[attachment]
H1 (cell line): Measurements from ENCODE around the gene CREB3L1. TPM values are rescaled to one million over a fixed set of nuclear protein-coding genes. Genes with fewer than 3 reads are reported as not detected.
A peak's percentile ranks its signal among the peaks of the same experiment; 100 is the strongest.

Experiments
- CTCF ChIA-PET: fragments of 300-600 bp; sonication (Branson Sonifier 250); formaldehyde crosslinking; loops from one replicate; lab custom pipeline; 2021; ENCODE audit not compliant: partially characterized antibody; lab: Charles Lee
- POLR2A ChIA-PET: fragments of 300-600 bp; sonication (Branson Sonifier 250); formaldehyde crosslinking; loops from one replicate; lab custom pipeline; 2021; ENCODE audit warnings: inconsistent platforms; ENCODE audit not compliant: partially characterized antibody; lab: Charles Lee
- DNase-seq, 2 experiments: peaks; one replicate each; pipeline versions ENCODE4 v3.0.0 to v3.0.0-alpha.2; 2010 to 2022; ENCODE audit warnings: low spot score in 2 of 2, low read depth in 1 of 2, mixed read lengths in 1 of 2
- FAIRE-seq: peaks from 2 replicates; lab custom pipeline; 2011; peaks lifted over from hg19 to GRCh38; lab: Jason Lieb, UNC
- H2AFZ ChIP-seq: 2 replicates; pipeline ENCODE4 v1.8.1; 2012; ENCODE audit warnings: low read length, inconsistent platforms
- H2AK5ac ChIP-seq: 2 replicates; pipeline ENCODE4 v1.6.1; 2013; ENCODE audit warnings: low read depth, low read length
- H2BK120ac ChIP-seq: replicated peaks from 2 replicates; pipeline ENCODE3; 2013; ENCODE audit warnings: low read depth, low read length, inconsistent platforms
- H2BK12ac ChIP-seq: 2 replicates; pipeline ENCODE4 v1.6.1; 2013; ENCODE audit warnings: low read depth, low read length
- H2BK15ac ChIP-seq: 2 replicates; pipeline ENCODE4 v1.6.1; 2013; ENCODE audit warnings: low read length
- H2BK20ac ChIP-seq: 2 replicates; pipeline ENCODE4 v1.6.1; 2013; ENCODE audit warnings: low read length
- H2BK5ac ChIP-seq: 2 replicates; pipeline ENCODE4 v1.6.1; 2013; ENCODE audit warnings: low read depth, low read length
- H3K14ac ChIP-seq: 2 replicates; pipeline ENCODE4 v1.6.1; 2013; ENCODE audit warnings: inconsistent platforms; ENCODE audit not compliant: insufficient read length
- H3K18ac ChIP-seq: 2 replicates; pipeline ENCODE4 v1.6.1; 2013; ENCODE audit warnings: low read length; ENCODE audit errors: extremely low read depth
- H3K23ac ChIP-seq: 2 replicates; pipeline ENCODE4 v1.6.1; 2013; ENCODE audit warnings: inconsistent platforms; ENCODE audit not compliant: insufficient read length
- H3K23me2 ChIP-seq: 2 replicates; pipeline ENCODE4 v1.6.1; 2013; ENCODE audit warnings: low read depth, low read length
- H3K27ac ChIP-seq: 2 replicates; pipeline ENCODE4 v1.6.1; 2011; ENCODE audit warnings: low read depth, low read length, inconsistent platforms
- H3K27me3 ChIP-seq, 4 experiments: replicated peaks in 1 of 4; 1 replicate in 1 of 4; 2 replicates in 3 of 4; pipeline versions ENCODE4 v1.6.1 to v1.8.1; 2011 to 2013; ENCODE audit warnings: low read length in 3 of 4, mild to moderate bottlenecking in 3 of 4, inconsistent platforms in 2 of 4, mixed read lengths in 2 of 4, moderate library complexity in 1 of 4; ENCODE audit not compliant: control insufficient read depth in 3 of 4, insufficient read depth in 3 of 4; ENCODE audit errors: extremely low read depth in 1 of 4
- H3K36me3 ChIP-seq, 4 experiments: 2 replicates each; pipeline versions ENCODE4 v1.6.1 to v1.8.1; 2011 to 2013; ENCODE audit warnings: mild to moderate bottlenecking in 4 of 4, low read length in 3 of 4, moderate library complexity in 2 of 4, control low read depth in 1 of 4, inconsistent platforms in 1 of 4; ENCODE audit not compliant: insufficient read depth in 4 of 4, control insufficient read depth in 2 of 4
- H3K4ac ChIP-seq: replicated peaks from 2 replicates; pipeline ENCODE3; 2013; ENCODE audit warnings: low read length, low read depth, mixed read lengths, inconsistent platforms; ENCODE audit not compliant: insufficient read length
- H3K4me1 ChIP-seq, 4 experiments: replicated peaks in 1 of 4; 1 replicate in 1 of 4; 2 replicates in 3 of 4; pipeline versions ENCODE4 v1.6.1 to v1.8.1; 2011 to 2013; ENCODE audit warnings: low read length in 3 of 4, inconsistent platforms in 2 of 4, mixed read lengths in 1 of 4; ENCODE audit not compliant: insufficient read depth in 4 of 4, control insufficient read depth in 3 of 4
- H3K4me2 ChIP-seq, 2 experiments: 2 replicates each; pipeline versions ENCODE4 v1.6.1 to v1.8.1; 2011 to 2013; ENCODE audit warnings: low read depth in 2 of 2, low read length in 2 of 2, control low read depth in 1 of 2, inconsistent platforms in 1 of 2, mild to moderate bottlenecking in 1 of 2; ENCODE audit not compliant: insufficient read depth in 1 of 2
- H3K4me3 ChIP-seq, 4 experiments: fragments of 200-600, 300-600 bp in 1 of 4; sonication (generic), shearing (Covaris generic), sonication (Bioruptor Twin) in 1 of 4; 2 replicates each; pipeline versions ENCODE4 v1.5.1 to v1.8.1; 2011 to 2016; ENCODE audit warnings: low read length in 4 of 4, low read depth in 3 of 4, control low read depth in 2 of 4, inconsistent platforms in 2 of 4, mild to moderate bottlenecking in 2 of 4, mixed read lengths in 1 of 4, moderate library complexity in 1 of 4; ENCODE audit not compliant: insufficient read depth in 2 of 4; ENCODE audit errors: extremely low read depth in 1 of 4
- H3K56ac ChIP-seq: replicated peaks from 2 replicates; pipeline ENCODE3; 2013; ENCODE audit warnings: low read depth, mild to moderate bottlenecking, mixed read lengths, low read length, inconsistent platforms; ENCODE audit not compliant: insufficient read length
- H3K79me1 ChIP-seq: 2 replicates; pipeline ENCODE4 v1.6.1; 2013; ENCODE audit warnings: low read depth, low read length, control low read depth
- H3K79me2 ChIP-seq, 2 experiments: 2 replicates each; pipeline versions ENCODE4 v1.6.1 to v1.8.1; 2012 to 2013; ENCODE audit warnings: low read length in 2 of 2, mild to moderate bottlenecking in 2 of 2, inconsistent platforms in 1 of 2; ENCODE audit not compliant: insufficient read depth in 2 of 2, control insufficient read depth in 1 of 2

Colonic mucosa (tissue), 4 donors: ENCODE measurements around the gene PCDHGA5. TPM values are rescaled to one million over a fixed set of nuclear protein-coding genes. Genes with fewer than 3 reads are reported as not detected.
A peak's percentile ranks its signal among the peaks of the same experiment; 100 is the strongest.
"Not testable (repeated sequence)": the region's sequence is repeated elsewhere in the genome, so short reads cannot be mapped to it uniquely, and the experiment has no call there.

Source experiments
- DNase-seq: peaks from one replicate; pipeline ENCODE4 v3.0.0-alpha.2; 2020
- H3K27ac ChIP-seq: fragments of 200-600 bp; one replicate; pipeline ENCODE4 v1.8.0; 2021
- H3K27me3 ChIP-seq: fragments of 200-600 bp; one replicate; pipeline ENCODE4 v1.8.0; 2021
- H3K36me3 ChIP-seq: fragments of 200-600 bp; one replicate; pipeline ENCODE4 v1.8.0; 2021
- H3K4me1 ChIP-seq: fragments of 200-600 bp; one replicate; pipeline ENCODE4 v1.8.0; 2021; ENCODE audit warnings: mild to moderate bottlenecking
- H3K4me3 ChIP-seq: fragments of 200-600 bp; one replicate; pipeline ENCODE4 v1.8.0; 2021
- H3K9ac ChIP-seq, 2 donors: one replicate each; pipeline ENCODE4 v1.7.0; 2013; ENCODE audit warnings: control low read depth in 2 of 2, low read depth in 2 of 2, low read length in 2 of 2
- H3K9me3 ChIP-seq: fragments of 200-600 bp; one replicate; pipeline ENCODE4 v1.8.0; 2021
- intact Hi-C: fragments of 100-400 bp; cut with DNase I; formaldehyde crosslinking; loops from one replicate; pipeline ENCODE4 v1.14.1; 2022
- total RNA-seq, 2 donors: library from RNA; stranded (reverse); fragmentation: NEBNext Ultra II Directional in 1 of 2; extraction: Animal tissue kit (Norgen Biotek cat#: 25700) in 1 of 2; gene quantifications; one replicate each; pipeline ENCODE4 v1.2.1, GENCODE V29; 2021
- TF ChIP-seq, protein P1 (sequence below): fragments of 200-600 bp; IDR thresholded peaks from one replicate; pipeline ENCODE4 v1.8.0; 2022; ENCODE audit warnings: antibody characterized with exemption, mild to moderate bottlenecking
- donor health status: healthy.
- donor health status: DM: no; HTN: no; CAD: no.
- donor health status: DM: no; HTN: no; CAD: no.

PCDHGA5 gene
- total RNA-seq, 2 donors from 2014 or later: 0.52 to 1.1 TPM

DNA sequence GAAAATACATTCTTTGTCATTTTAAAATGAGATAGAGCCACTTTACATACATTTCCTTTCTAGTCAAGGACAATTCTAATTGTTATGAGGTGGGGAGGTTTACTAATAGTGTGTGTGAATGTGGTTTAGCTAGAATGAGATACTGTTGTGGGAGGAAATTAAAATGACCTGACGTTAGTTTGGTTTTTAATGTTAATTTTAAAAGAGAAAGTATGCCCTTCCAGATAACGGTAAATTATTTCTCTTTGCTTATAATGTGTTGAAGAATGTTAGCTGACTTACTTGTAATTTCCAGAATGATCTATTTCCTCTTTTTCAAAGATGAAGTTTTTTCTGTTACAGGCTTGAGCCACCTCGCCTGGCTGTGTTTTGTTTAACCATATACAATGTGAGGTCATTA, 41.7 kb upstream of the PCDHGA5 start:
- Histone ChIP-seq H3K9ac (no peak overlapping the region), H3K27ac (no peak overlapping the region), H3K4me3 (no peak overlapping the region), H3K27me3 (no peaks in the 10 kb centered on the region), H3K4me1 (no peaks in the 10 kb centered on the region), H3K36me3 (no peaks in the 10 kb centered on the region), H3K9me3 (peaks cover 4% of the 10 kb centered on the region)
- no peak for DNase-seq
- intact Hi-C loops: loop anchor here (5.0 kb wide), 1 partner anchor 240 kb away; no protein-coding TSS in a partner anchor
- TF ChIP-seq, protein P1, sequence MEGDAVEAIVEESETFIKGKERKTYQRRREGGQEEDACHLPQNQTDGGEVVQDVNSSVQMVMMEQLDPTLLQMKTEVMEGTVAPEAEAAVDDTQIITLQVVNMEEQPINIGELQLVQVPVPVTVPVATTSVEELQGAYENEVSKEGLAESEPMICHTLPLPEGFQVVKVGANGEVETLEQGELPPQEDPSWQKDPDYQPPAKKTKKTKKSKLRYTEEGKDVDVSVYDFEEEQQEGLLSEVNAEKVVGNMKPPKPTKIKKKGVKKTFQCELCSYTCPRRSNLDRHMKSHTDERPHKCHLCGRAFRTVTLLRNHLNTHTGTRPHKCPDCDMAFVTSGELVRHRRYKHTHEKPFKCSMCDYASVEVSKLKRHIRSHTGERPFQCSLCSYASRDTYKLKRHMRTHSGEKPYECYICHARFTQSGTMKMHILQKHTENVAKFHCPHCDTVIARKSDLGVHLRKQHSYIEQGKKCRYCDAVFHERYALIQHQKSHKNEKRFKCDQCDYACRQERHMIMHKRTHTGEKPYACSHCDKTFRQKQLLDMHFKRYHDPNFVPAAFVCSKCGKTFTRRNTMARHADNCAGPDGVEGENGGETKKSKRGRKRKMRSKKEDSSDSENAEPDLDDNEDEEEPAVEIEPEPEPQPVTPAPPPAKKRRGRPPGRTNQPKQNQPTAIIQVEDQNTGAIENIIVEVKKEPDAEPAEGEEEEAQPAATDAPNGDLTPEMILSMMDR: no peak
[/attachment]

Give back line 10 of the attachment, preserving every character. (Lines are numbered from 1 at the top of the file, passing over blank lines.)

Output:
- H2BK120ac ChIP-seq: replicated peaks from 2 replicates; pipeline ENCODE3; 2013; ENCODE audit warnings: low read depth, low read length, inconsistent platforms